By now everyone has probably seen the news that Netflix got in on the original content game by securing the rights to 26 episodes of the original seriesof Cards. The news had both the TV and tech digerati in a tizzy, but that’s understandable: everyone loves a good David vs. Goliath story. On top of that, while there are few legitimate cord cutters, it seems every.single.one.of.them desperately (and vocally) wants to see the traditional broadcast and cable model brought to its knees.
I did see a few stories about how Netflix’s next move should be to save canceled fan favorites. It’s an idea I’ve put out there myself before theof Cards news, but only to debunk its likelihood. But as a web publisher, I’d love to see Netflix save a canceled show or two if only for the thousands of “ok, its ratings suck, but the critics love it and Netflix could save it!” comments. I could also resurrect and rebrand the “DirecTV Save Our Show Top Ten” which I scuttled once DirecTV announced it was out of the business of saving canceled shows.
I wouldn't look for much original content from Netflix though. In its current business, Netflix’s economics are pretty good for TV shows on the streaming side, but that’s for old episodes which can be licensed relatively cheaply. But with streaming-only subscriptions available for just for $7.99, the economics don’t suggest Netflix can afford to get bogged down funding a lot of original content. At this point I’d be surprised if Netflix did much to divert its focus on dominating with movie and not-new TV episode streaming.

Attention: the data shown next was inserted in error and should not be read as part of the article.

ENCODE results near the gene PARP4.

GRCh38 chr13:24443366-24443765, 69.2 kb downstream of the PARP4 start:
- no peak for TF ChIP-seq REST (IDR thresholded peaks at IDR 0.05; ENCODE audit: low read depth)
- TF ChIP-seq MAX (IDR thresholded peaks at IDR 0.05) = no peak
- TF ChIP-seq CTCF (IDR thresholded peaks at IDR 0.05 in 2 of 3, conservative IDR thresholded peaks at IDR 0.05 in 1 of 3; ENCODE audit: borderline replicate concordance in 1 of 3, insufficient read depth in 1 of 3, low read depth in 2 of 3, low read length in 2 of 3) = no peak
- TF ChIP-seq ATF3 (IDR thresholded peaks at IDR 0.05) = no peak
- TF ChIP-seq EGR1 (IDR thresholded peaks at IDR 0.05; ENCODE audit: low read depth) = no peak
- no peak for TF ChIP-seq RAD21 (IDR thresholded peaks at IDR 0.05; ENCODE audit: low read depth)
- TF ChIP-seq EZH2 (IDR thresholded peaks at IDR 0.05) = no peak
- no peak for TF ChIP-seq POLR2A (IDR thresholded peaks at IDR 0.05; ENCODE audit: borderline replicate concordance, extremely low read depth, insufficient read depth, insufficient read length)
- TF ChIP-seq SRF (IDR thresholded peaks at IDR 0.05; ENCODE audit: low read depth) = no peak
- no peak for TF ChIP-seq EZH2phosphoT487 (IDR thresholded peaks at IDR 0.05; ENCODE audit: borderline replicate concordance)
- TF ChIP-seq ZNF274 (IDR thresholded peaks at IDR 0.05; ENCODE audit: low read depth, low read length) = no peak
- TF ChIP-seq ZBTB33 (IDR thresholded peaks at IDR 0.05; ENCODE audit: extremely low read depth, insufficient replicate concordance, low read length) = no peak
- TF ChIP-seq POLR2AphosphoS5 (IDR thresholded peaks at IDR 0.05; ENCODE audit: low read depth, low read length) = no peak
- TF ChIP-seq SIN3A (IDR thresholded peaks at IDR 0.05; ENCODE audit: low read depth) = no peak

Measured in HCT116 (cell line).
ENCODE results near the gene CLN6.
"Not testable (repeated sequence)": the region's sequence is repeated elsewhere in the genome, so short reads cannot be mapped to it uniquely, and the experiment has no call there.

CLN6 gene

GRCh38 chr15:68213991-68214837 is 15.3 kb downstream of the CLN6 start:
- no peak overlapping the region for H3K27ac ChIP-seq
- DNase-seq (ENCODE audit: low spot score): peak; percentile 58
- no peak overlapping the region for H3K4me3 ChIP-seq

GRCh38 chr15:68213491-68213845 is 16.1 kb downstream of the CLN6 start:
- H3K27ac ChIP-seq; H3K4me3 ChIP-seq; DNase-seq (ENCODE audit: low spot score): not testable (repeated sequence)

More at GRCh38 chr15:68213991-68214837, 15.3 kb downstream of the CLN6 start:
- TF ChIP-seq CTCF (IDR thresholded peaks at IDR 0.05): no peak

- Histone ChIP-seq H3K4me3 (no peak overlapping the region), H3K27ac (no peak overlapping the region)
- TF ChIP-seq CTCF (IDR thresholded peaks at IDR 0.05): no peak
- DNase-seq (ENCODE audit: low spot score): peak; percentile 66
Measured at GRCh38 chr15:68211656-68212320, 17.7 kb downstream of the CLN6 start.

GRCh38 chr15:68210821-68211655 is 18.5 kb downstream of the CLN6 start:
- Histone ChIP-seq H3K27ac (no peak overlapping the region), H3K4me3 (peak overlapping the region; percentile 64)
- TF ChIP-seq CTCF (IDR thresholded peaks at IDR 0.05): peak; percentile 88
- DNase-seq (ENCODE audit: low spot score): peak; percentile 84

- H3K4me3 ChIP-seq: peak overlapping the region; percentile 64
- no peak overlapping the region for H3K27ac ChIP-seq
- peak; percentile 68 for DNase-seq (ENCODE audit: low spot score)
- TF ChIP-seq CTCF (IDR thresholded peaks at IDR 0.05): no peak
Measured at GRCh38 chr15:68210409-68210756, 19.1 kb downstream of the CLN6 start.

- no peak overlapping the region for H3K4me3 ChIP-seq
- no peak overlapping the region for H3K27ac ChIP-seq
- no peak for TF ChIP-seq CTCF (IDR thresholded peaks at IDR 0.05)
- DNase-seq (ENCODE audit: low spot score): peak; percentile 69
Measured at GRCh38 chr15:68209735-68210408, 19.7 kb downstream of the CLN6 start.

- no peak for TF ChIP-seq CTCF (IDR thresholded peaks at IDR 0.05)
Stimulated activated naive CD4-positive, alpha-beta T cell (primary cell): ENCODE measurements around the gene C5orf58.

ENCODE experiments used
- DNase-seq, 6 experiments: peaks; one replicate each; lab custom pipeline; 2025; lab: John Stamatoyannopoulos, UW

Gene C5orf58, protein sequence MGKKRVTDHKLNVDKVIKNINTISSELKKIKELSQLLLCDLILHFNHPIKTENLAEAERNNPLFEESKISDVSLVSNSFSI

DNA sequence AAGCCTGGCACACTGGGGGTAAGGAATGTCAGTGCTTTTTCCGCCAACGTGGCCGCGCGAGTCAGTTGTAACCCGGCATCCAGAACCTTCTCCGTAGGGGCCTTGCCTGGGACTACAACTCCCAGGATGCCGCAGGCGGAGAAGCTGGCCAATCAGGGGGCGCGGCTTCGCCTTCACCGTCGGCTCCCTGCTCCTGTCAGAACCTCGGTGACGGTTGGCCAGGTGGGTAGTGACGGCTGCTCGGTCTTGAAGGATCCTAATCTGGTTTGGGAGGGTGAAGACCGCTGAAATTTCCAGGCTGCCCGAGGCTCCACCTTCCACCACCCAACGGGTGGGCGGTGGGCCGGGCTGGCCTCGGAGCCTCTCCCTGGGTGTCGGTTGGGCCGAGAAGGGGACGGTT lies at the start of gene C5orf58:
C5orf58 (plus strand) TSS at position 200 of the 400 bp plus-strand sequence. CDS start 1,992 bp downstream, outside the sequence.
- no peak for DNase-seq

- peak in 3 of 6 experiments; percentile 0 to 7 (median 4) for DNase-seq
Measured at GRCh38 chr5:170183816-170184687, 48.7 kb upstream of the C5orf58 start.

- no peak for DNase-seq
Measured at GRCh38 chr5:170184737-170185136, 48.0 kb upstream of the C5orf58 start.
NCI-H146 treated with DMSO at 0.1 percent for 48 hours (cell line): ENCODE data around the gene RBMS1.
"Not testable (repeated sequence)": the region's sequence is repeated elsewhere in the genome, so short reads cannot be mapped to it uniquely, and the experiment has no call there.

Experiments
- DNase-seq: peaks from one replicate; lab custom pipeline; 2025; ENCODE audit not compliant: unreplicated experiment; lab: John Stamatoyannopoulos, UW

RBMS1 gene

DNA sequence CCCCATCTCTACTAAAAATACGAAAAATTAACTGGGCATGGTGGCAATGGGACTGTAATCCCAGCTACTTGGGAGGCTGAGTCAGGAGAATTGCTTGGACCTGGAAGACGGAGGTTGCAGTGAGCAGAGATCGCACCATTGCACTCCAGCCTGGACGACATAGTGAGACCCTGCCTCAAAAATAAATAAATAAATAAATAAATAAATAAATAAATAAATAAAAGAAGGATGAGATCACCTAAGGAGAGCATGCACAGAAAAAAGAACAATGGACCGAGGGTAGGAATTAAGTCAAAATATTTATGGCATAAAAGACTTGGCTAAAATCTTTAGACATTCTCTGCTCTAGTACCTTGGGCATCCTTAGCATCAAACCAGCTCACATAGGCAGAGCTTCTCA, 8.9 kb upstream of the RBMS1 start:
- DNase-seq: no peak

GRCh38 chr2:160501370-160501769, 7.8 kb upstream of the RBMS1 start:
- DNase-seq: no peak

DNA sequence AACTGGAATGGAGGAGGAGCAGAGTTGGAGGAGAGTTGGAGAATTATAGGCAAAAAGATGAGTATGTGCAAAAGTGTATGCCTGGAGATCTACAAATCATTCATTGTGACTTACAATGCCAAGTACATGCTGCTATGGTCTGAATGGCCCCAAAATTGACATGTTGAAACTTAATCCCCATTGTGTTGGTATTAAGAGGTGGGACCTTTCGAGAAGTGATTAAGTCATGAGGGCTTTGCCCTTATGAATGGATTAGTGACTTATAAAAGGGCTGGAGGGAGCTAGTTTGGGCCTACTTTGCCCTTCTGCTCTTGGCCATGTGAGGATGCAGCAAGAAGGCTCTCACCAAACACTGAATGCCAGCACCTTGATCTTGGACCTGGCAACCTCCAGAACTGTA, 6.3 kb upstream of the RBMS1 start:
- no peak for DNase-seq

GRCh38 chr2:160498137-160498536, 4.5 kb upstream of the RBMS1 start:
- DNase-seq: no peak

It will be interesting to see how it all shakes out, but we’ll have to wait a while sinceof Cards isn’t set to begin on Neflix until late 2012.
Are Women 18-34 Safe at CW?
Last December the news broke that current CW entertainment president Dawn Ofstroff had decided to leave after the current season. Today the news broke that former Disney/ABC TV executive Mark Pedowitz was the top candidate to replace Ms. Ostroff. Pedowitz currently runs his own production company. Assuming he gets, expect a ton of speculation on whether CW will migrate away from its strategy of targeting women 18-34. To be kind, CW has struggled to gain a foothold in its target demographic. I’d expect such speculation regardless who takes over and regardless of their gender. But what I wouldn’t expect is much, if any change next season since Ostroff will be responsible for figuring out CW’s 2011-12 schedule.
Both are potentially big stories, but with about zero near-term consequences. I’d put a poll up about which is the bigger story, but I know how that would shake out. Veronica Mars, Veronica Mars, Veronica Mars! If Netflix had announced it was reviving Veronica Mars, that would've made for a very interesting poll indeed.